Below you can find a YouTube video where Åkesson is using the instrument to murder a Scott Joplin ragtime song. While we admire his engineering skills, we lived long enough in Bulgaria to hate all forms of accordian. So the fact that Åkesson is an accomplished accordion player makes little difference.
He plays a melody with his right hand on one C64 keyboard and controls the chord of a rhythm and bass line loop (that he can pre-record using the flip of a switch) using his left hand on the other keyboard.
What is more interesting is the amount of custom software engineering that went into making the Commodordion. It builds off of earlier projects such as the Sixtyforgan (a C64 with spring reverb and a chromatic accordion key layout) and Qwertuoso, a program that allows live playing of the C64's famous SID sound chip.
Åkesson wired up a custom power supply, and when he flips the unit on, both Commodore 64 machines boot (no display necessary). Next, he loads custom music software he wrote from a Commodore Datasette emulator board into each machine.
A custom mixer circuit board brings together the audio signals from the two units and measures input from the bellows to control the volume level of the sound output. The bellows, composed of many 5.25-inch floppy disks cut and taped into shape, emit air through a hole when squeezed. A microphone mounted just outside that hole translates the noise it hears into an audio envelope that manipulates the sound output to match. The Commodordion itself does not have speakers but instead outputs its electronic audio through a jack.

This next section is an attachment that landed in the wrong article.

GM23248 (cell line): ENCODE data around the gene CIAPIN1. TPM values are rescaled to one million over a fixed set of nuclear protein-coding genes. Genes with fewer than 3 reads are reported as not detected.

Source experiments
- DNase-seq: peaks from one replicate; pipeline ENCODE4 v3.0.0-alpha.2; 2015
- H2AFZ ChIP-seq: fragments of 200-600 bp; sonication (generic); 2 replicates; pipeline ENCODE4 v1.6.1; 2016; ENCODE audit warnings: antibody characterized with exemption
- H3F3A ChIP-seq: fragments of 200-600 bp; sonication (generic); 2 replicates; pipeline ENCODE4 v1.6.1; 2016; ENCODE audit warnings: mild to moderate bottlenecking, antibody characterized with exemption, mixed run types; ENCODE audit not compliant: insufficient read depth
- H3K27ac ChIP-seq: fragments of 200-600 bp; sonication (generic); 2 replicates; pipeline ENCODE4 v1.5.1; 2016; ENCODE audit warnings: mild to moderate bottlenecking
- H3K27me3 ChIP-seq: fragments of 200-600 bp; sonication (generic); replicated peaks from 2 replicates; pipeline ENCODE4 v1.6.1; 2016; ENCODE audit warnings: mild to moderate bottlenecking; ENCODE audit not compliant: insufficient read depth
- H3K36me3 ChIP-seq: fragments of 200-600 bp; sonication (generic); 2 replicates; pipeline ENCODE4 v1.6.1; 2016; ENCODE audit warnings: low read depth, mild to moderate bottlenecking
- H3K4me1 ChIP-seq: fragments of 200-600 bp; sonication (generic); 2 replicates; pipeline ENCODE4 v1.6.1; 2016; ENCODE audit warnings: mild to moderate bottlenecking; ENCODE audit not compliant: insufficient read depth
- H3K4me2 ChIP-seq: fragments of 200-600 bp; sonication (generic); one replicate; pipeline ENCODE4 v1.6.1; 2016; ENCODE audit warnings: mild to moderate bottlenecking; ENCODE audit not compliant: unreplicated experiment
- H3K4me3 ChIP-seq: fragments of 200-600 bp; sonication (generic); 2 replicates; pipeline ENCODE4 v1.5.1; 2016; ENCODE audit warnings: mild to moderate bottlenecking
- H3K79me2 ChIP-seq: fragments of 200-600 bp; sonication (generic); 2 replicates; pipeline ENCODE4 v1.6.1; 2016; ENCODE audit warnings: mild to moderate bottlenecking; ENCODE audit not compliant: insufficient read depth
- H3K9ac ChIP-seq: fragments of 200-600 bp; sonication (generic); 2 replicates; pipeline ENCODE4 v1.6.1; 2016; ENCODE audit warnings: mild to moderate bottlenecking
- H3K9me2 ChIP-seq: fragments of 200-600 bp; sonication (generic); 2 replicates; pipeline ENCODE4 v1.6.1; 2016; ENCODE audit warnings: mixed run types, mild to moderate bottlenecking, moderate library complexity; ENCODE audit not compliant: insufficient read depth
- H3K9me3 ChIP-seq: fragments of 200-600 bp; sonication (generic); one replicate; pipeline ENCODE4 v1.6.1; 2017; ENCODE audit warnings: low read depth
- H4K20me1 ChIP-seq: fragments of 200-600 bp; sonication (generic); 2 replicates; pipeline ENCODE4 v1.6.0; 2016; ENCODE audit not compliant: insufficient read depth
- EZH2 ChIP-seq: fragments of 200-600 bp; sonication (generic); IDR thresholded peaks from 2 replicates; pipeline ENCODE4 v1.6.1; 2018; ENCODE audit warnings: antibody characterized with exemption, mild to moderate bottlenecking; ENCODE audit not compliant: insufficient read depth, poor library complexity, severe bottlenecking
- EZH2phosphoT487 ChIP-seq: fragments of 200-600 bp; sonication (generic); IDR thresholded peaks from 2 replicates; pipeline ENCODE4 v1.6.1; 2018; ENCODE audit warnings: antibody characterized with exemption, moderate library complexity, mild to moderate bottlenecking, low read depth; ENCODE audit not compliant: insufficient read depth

It is uncomfortable to play because the unit puts strain on player's left wrist, arm, and shoulder due to the position of the keys on the left-hand side of the instrument—and the fact that his left arm also needs to bear the weight of the unit. "This rather undermines the potential for the Commodordion as a viable musical instrument," he writes.